I’ve always been a little (or a lot, depending on who you ask) behind the times. I’ve waited until 2021 to start a blog, I’ve never posted a photo of my food to social media, and it’s taken me until August 2021 to contract COVID-19, which has been plaguing our nation and the world since late 2019/early 2020. I’m a breakthrough case (I got the one-shot J&J vaccine back in March). Sorry to let friends and fans down, but I’m in a position of having to cancel a show for the first time (at least that I can recall). I won’t be able to play “Bright Lights, Belhaven Nights” next Saturday (my apologies to the event planners). I want to share my story in the hopes that it might help parents and others with their own healthcare decisions regarding the virus and vaccinations.
I started running a low-grade fever Friday evening which persisted during the day on Saturday. However, apart from a little nasal congestion, I didn’t think much of it – just seemed like a common cold. Wasn’t until last night in bed when I popped a cough drop in my mouth and couldn’t taste it, that made me suspect that I might have COVID. Went to urgent care first thing this morning and tested positive. Once I knew of my positive test, I reached out to folks at work (I had been in my building Friday afternoon), cast members in the production I am currently in rehearsals for (we were building the set Wednesday and Thursday evenings), and any other close contacts. Thankfully, despite being fully vaccinated, I’ve taken to avoid public places and have generally masked up indoors in recent weeks as the delta variant has been pushing case numbers upward.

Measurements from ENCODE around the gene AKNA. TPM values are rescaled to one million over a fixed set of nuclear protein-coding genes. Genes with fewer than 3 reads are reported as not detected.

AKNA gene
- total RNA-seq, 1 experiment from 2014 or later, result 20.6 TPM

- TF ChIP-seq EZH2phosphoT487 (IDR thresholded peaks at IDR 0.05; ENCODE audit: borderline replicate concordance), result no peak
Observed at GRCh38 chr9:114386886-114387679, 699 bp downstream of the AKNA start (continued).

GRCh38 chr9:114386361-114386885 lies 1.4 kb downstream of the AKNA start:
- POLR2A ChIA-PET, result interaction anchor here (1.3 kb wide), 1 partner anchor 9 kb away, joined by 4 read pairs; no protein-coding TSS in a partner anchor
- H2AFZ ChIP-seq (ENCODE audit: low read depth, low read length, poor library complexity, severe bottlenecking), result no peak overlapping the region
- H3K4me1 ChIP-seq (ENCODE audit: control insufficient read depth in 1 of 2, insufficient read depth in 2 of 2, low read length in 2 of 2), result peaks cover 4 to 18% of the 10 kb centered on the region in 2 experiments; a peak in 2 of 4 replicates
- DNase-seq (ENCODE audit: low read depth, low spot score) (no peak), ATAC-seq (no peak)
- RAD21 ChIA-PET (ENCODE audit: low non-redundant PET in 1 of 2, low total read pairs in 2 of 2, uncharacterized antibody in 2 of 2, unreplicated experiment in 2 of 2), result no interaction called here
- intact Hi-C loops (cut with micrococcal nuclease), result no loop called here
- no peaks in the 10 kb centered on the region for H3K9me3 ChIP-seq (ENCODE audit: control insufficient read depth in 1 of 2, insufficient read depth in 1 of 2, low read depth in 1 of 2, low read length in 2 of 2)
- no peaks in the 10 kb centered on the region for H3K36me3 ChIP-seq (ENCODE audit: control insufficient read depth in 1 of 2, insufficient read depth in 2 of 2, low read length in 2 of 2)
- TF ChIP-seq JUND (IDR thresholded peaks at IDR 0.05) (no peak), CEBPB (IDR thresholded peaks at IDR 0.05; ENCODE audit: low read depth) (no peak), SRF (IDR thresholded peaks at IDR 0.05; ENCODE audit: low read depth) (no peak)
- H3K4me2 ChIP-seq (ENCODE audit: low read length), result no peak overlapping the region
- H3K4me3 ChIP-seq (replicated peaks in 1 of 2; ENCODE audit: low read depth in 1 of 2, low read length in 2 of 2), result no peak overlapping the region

I’m actually feeling quite well (8/10 compared to normal). My family is fine – my wife and eldest son are fully vaccinated (Moderna and Pfizer, respectively), and no one is symptomatic. They don’t need to be tested immediately, but will have to 10-day quarantine (or 7 day and get a negative test in days 5-7). My boys just started back to school (Thursday and Friday were their first days) and now they’ll have to miss at least a week. I must admit that when the COVID case numbers started to climb in late July, I was getting nervous. Last year, similar numbers caused my wife and I to opt for virtual learning for the boys. This year that wasn’t even an option even though this strain clearly is more contagious. As long as they can keep from getting it from me, home may be the best place for my boys over the next week or so. Apart from the quarantine, the biggest drag is the loss of taste, but I have some positive news on that front.
I’m currently quarantining in my master bedroom and minimizing contact with my family members. My wife made a delicious dinner which was delivered by my two younger sons (they are a big help during my shows, and an even bigger help now). I was thrilled to be able to taste some of the Panko breading on the fish and the ketchup. She followed up with a homemade raspberry sorbet (yes, it is perfectly natural to be playing Prince’s “Raspberry Beret” in your head at this point). Of course, the final course of the meal is my “COVID cocktail” of medications. It’s a mixture of prescription medicines and vitamins, and I’m hoping that these will help to stave off any other symptoms.
I’m one of the lucky ones — I’m relatively young, in good health, and have no underlying conditions. I did what was asked of me and got vaccinated as soon as it was available. And I’m still sick. Did science get it wrong? In my mind, science got it as right as it could in the moment. My background is in meteorology (spent a decade as a professional weatherman) — a field that revolves around probabilities. I was aware when I got the vaccination that there was still a chance that I could contract the virus — a chance that obviously went up with a highly-contagious variant on the scene and more unmasked/untested/possibly asymptomatic people roaming around Mississippi. The vaccine was not a guarantee to not get the virus. That said, the odds are in my favor that I’ll not develop a serious illness. The same cannot be said for those who remain unvaccinated as the delta variant casts a wider net.
This should not be about politics — this is all about probabilities. Keep the odds on your side by getting vaccinated — for yourself, for your family and for your community.